Recently when reports started circulating about a young male sperm whale discovered dead off the coast of Spain with 30 kilograms (64 pounds) of garbage in its digestive system, there were fresh calls from marine biologists, ocean activists and conservationists for more to be done about plastic consumption and ocean pollution.
This isn’t the first time a marine animal has consumed plastic rubbish and it certainly won’t be the last. A study found that 693 animal species have encountered debris, with nearly 400 involving entanglement and ingestion.
It’s not just animals consuming plastic – humans are too. A study of tap water samples from over a dozen countries on five continents found that 83 percent were contaminated with invisible plastic fibres.
Why is there so much plastic finding its way into our oceans?
To answer this question, we need to look more closely at the amount of plastic produced, consumed and discarded.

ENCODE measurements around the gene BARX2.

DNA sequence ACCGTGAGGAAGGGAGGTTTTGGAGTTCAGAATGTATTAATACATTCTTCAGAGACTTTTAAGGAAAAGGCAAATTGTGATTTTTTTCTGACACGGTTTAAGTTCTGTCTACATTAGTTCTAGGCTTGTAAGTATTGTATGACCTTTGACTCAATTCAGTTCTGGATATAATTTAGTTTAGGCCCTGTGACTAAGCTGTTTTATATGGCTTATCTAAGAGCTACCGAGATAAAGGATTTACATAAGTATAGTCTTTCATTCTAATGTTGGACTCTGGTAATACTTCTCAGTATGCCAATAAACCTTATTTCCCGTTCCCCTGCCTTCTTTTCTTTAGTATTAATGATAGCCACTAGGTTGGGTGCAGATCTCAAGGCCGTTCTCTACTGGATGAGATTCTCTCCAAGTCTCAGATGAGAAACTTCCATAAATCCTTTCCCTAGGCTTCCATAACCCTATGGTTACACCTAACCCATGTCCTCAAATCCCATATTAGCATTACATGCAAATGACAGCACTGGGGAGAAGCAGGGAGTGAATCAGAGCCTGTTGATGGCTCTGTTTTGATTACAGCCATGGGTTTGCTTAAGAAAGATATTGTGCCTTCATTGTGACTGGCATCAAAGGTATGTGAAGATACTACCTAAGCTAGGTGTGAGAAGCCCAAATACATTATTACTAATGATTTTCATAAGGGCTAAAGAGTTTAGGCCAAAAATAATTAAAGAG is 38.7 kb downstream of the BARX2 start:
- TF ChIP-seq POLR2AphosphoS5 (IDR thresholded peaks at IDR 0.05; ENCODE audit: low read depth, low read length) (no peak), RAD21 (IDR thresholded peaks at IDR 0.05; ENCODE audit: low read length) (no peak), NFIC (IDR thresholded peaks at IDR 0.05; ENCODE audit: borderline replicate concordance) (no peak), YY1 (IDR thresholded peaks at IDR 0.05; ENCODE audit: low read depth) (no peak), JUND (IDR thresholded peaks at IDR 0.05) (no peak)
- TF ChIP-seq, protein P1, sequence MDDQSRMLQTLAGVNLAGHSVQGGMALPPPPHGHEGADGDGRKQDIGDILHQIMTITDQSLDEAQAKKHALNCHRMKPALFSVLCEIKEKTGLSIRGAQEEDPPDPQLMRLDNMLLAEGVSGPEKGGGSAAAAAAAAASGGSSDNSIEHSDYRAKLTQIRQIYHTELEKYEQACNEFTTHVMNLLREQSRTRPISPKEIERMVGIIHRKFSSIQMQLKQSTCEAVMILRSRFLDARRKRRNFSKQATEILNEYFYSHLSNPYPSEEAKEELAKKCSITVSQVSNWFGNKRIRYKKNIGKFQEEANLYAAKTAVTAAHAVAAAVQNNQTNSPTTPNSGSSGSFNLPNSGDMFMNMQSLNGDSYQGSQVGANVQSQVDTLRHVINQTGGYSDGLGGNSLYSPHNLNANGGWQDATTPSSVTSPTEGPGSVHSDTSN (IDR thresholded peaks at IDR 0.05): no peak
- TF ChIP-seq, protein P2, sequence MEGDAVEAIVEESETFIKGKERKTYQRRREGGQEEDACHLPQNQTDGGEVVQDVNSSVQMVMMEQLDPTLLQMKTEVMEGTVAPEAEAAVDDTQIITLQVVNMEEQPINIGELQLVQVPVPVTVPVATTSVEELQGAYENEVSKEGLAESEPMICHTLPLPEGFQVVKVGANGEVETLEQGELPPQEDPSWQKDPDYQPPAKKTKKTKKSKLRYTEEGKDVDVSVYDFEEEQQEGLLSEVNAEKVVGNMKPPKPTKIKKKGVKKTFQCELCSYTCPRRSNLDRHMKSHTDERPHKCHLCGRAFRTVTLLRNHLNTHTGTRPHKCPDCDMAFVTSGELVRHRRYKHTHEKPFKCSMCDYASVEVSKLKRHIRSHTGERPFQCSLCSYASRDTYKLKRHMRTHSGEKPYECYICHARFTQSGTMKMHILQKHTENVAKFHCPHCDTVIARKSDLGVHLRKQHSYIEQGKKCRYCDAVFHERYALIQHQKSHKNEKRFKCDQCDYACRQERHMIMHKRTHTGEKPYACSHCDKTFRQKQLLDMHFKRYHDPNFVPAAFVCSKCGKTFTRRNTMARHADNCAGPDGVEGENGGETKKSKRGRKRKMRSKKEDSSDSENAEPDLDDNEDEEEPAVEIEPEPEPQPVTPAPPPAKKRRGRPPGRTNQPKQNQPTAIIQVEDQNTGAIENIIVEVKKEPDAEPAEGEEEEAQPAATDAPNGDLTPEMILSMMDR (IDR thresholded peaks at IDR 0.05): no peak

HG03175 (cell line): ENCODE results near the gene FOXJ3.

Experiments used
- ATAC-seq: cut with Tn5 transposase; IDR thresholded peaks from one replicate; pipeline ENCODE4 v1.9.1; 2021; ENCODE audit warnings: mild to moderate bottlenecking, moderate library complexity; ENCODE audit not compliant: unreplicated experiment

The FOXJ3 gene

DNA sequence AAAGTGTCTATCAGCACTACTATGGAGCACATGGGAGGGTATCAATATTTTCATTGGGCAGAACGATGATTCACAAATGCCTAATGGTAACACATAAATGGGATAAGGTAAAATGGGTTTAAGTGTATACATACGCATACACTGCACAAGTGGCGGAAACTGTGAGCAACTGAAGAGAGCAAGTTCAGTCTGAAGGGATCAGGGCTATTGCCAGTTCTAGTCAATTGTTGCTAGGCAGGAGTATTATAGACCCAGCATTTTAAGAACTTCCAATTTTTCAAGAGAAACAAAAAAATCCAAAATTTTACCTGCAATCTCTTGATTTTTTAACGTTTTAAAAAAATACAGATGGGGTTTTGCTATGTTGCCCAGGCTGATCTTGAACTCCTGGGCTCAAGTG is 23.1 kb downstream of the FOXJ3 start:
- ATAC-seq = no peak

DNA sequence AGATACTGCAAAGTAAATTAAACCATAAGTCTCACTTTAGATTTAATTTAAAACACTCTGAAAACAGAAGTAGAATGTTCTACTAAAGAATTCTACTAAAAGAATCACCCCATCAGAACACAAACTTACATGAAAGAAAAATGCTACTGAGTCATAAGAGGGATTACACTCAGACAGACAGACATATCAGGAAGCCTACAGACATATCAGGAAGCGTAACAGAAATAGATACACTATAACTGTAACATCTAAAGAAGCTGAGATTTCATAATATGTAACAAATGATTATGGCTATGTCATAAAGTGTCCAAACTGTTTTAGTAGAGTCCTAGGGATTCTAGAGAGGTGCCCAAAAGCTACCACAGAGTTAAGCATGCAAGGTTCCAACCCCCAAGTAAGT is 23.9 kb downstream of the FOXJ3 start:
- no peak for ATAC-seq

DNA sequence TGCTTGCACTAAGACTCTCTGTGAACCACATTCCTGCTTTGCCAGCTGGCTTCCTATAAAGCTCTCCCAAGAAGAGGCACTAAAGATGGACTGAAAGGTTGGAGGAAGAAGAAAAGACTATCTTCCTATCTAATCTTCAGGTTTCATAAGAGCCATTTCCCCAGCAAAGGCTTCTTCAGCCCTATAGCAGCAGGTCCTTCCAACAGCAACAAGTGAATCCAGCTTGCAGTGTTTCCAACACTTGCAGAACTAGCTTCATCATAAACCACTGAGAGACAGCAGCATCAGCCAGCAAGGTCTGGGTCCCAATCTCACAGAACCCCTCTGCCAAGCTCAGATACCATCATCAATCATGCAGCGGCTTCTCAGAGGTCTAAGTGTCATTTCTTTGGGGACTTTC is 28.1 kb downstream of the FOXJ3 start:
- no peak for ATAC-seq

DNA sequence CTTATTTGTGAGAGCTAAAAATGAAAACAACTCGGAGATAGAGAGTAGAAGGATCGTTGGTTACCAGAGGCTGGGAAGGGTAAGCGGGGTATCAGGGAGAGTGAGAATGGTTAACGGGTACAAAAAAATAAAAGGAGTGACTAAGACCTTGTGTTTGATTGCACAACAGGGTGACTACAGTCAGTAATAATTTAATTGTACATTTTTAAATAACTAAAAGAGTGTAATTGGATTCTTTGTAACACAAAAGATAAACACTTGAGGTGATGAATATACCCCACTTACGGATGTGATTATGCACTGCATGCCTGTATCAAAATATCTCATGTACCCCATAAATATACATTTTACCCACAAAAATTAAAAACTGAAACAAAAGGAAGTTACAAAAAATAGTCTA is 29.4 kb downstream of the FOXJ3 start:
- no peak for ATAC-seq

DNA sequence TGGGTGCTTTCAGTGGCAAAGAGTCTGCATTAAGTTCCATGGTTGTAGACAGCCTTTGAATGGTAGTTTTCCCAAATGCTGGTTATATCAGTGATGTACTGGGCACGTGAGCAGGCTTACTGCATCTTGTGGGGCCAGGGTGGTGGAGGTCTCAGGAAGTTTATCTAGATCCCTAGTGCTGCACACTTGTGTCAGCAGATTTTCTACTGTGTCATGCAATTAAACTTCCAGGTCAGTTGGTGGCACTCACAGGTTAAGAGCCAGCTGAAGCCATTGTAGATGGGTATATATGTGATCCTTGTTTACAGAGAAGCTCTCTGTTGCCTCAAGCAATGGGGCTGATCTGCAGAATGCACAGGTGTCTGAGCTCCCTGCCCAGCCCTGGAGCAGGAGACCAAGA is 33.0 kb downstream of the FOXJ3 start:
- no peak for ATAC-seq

According to a study published in Science Advances as at 2015, there have been 8.3 billion tons of virgin plastic produced. Researchers estimated that of that, 6.3 billion had turned into plastic waste, with just nine percent recycled and 12 percent incinerated. A whopping 79 percent has made its way into landfills or the natural environment.
A study on plastic waste from land into the ocean led by Jenna Jambeck, an environmental engineer at the University of Georgia, compiled a list of the world’s 20 worst plastic polluters. According to the team of American and Australian researchers, the five worst ocean polluters are in Asia, with China topping the list, and Indonesia in second place.
Solving the ocean pollution problem
- inadequate waste collection and management
- poor recycling infrastructure,
- lack of clean drinking water which forces a reliance on bottled water; and
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